Even after four years at Stanford, I continue to be amazed to see how self-conscious conservatives are when making politically unpopular remarks. They confront a politically stifling conformity of opinion, and they feel that they risk social isolation, or, in some cases, even discrimination in grading if their true opinions become widely known. At a university which prides itself on tolerance and diversity, this is highly ironic. Like liberals, conservatives deserve to be regarded as people of good will who hold political opinions worthy of discussion and analysis, and not to be dismissed immediately as bigots who wish to reestablish racism, homophobia, or other forms of intolerance. Instead of suppressing the expression of conservative viewpoints, liberals should adhere to the traditional definition of a liberal individual, someone who is “not limited to or by established, traditional, orthodox, or authoritarian attitudes, views, or dogmas; free from bigotry.” They should welcome the opportunity to discuss issues with conservative students. As the great “liberal” social theorist John Stuart Mill once said, “We can never be sure that the opinion we are endeavoring to stifle is a false opinion; and even if we were sure, stifling it would be an evil still.”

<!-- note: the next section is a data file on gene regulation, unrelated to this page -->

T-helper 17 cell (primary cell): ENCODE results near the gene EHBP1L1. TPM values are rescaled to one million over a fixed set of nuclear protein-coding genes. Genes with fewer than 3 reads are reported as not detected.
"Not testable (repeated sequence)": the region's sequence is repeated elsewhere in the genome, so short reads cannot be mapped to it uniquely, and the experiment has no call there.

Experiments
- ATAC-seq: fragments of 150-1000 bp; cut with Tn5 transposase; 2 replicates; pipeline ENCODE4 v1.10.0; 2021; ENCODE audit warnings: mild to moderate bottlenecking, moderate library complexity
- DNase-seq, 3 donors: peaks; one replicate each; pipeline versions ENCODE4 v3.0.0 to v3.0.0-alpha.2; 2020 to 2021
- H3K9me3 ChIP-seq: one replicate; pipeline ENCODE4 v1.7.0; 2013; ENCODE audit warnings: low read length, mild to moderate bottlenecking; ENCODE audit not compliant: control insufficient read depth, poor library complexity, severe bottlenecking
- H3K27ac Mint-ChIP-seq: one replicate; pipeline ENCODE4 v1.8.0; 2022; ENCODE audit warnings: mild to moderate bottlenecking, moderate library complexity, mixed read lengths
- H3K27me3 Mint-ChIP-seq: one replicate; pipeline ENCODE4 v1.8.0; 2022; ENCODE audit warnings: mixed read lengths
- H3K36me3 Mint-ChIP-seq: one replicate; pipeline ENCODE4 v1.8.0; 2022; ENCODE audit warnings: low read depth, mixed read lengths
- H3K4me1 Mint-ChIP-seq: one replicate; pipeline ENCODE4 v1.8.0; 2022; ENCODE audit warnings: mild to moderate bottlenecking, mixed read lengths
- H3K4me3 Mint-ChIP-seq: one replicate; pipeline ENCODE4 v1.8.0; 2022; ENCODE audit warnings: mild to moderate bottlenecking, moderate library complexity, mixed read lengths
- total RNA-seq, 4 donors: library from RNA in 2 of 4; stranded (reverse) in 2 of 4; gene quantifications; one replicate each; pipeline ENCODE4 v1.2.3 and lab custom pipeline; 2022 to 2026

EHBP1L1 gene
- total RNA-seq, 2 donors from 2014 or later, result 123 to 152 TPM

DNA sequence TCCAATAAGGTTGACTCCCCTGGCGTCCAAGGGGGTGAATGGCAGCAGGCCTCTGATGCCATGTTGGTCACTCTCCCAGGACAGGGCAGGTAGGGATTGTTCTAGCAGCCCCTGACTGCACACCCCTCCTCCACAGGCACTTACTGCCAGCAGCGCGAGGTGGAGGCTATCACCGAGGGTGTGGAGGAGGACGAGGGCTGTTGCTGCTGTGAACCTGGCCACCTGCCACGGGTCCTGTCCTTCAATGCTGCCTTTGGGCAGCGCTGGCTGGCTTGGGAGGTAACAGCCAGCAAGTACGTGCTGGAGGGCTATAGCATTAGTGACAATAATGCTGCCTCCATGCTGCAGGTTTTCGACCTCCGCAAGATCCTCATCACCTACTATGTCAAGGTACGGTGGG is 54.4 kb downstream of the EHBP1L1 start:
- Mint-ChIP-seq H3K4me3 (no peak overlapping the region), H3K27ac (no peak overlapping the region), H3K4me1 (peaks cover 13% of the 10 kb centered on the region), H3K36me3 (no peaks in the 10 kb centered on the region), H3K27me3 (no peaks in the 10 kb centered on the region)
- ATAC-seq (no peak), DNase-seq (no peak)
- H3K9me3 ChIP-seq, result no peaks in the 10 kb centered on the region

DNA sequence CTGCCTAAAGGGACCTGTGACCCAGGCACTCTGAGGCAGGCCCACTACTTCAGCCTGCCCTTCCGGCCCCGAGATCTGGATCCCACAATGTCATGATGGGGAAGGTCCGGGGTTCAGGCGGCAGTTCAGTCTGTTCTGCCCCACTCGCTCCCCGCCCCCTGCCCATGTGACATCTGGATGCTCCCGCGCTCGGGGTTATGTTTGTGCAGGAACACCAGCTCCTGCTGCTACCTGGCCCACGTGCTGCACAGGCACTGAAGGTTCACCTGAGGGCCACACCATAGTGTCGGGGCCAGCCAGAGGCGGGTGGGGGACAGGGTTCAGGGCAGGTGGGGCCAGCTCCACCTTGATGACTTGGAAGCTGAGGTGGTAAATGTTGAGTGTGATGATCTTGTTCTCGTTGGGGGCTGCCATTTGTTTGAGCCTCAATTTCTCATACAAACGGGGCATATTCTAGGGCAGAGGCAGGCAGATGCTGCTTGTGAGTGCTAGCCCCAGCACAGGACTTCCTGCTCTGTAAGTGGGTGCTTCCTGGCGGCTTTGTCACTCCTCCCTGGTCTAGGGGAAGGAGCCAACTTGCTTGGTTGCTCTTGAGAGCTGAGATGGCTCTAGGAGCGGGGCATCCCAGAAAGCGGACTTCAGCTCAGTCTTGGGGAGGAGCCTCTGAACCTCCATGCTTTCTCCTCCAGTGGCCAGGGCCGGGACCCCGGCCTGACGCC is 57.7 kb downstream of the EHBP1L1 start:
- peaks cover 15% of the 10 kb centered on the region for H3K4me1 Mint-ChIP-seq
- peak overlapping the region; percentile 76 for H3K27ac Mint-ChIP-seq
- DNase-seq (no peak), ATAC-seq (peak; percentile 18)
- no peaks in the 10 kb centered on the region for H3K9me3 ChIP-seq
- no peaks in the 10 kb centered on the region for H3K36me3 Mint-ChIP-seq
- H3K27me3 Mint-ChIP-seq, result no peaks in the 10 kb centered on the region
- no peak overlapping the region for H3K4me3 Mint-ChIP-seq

One major reason why conservative students feel intimidated at Stanford is that the faculty and administration are so overwhelmingly left of center. According to an article by Daniel Klein and Andrew Western published in Academic Questions in 2005, the ratio of Democrats to Republicans among the Stanford faculty is 7.6 to 1. Among the faculty in the humanities and social sciences, where political orientation of the professors is particularly relevant, this ratio is 14.4 to 1. Many faculty members bring their political and social views directly into the classroom. In the environment they create, conservatism is not regarded as an ideology which proposes an alternative view of the ideal society and of the proper means to achieve it, but rather as a bigoted dogma whose purpose is to frustrate the goals of the enlightened.